- Add small handfuls of nuts and fruit into any remaining open spaces, then fill the small bowls/jars you laid out before with your spreads (like apple butter and cranberry sauce) and olives.
- Tuck some fresh arugula into any remaining spaces as a garnish, then serve immediately.
Serving sizes if you make this as written, with the quantities above. If you're serving this cheese plate as an appetizer and you will have other appetizers available, it will serve 15-20 people. If you're serving this cheese plate as the only appetizer, it will serve 10-12 people. If you're serving this cheese plate as a graze-able dinner with a quick arugula side salad, it will serve about 6 people. That said, you know your guests better than we do - so if you know they're not big cheese people (or if you know they'll hit the cheese plate HARD), adjust the quantities here to suit your group!
This is a very loose recipe - feel free to eyeball the exact amounts of everything, and swap any ingredient you like! Read through the full post above for some of our favorite Thanksgiving cheese board ideas, or check out our ultimate Cheese Plate guide for our best tips on selecting cheeses, serving sizes, and more.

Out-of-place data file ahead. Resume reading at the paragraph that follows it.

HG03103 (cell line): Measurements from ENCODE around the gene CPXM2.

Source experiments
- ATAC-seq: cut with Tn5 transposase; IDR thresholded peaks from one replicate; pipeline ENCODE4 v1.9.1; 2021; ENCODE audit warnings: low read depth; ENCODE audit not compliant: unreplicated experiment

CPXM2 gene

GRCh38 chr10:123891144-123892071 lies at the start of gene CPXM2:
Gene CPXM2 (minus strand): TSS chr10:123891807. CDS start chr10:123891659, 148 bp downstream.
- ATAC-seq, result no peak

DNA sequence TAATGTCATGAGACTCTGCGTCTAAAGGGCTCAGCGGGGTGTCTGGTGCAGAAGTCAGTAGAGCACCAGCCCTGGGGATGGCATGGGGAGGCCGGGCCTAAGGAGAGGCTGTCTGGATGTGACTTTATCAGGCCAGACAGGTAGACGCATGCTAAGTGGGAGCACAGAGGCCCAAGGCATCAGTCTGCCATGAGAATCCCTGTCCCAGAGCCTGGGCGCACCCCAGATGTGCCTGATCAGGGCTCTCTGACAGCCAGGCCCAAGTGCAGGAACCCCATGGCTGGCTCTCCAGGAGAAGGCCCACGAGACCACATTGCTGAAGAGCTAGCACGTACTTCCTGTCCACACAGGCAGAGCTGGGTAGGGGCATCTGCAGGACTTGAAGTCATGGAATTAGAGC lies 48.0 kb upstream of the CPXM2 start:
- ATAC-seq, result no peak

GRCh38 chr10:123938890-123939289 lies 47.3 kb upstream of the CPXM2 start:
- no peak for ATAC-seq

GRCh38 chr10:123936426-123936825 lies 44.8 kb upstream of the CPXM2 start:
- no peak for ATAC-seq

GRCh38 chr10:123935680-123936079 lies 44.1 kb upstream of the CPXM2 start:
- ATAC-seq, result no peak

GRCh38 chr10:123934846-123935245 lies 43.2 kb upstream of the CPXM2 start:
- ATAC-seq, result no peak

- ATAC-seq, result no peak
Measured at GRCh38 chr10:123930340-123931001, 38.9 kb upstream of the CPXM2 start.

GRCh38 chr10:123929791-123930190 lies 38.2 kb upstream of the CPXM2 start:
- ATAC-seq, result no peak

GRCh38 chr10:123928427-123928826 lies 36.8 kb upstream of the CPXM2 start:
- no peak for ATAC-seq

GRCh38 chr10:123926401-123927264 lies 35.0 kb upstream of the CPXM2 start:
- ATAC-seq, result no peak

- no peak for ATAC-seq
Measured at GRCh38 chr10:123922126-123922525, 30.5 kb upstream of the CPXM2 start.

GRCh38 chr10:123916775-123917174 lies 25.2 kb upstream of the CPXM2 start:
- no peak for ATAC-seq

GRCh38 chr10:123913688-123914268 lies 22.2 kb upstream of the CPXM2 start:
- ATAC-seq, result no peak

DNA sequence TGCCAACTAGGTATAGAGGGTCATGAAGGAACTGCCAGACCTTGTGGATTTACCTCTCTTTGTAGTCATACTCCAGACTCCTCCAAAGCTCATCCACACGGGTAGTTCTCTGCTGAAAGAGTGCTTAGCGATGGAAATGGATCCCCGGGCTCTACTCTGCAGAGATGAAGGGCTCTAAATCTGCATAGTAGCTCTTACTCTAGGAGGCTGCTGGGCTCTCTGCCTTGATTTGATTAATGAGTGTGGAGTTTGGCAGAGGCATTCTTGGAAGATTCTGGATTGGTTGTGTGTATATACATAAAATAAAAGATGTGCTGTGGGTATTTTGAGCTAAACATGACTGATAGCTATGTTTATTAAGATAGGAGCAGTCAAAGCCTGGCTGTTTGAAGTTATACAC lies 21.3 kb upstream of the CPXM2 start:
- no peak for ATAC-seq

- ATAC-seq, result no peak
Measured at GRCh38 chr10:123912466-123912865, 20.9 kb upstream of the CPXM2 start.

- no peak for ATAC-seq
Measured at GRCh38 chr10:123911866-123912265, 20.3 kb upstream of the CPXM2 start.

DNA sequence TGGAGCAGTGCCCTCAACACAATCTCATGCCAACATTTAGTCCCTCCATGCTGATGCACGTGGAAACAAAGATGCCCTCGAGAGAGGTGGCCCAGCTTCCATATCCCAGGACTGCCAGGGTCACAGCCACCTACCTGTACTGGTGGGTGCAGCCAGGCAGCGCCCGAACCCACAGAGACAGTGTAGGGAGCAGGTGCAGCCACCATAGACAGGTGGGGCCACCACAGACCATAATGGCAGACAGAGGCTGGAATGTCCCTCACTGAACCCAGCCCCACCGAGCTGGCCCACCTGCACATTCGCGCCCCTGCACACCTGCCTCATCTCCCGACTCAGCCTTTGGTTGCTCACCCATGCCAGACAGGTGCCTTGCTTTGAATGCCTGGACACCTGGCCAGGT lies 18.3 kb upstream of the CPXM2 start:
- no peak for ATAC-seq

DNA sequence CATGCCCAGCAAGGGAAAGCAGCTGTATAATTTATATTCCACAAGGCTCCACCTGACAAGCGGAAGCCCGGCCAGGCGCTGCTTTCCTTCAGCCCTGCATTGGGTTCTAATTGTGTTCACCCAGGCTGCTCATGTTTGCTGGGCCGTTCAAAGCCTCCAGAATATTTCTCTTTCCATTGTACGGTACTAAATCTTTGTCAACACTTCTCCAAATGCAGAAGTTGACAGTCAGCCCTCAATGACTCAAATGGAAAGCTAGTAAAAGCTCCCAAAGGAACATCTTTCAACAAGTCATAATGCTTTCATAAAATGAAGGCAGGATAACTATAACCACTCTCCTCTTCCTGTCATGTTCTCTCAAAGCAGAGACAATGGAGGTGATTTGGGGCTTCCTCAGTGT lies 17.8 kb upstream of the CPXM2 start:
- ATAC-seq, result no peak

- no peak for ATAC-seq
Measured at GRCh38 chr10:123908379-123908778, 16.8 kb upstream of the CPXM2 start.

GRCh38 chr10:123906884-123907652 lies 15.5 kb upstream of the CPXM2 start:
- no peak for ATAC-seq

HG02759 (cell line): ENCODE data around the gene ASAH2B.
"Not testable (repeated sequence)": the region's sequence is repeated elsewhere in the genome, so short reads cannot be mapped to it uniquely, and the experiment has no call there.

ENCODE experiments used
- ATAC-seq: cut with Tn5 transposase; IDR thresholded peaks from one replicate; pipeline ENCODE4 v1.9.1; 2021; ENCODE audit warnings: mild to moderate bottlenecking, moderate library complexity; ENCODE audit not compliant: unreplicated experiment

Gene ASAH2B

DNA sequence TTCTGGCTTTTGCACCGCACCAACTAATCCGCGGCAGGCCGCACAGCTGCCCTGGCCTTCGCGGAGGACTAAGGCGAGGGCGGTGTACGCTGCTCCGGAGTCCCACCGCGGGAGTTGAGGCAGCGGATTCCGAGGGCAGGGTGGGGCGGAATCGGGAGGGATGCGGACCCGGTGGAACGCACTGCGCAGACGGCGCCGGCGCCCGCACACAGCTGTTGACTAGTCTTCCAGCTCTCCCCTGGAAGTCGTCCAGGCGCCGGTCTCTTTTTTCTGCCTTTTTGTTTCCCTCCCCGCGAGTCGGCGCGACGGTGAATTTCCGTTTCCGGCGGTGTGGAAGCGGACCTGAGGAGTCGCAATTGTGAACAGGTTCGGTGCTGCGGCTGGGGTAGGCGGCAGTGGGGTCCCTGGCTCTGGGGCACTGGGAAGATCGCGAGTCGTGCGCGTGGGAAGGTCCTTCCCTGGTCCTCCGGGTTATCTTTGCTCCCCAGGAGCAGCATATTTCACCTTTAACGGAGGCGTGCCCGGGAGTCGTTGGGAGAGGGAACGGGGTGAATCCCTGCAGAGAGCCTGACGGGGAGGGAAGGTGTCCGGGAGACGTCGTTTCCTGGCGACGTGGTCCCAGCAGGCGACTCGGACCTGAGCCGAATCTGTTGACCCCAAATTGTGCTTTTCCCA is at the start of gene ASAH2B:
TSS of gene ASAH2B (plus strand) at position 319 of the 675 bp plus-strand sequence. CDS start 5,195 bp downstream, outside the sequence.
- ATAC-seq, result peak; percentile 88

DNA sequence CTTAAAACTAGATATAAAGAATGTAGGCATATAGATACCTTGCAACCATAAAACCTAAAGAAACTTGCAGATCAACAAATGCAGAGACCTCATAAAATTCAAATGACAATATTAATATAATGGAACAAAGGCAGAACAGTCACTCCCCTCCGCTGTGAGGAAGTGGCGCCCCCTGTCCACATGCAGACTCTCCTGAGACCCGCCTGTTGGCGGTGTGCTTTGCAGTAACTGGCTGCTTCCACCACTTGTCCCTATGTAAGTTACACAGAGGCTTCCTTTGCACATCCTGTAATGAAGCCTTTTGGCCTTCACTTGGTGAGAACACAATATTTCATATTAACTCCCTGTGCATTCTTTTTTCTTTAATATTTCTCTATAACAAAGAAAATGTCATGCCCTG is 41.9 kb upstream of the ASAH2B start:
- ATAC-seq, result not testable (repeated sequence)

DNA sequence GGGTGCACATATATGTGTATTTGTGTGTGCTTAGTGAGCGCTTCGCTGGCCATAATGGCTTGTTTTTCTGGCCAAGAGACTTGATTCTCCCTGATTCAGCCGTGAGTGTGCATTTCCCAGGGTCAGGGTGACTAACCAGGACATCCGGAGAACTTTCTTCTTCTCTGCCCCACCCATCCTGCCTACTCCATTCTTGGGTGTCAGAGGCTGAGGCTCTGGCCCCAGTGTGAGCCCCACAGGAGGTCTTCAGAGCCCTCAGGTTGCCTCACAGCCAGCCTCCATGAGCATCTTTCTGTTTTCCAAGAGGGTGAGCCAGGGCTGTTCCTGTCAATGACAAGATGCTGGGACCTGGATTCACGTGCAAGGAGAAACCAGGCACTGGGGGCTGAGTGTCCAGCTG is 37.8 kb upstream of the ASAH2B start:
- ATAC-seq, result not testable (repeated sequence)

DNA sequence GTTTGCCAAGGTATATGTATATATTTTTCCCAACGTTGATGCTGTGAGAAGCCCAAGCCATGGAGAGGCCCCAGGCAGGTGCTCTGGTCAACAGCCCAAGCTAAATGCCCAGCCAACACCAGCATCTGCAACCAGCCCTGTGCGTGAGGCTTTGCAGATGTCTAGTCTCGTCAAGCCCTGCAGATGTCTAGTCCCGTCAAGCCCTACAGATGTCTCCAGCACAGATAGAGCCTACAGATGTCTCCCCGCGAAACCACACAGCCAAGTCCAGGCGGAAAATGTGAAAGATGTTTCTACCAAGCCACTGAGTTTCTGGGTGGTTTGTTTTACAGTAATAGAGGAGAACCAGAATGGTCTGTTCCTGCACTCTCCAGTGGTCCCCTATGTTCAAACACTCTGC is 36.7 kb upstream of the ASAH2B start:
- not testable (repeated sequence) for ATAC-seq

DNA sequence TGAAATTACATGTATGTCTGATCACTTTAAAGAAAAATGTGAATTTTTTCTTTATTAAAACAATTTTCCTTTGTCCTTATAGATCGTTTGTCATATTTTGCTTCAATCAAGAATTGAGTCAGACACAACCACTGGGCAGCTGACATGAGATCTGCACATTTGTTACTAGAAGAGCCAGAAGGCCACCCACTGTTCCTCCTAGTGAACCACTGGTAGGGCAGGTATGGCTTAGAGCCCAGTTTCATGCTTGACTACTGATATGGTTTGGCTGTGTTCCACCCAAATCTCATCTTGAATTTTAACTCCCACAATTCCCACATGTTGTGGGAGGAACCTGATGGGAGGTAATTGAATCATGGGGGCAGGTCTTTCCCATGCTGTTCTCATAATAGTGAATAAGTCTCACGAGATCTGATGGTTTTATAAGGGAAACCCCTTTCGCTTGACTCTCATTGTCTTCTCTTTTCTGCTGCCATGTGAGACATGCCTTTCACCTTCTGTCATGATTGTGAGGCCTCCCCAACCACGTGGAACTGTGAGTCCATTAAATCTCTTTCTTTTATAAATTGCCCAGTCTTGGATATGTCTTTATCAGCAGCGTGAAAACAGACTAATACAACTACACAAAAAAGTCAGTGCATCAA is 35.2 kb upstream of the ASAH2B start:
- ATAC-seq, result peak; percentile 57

It's hard to get a full sleeve of crackers on a cheese board - we recommend placing just a few crackers on the board itself for aesthetics, and setting out a bowl full of any remaining crackers and crostini next to the cheese board so you don't have to worry about replenishing them too often.
Food safety. The USDA recommends leaving food out at room temperature for no more than 2 hours. Plan to give your cheeses about 30 minutes on the counter to come to room temperature, and set a timer to remind you to put any extra food back in the fridge after the cheese board has been out for an additional 60-90 minutes. If you'd like to leave your cheese board out longer than an hour and a half, we recommend "cycling" your meats and cheeses: Put small pieces of cheese and charcuterie on the board when you first set it out, then add new pieces every 30-60 minutes as the original pieces run out.
- Serving Size:
- Calories: 524
- Sugar: 7.5 g
- Sodium: 1181.3 mg
- Fat: 28.4 g
- Carbohydrates: 42.3 g
- Protein: 24.9 g
- Cholesterol: 74.8 mg
Keywords: thanksgiving, holiday, autumn, platter
Nutrition facts are approximate and will vary widely by the brand and exact quantity of each ingredient you use.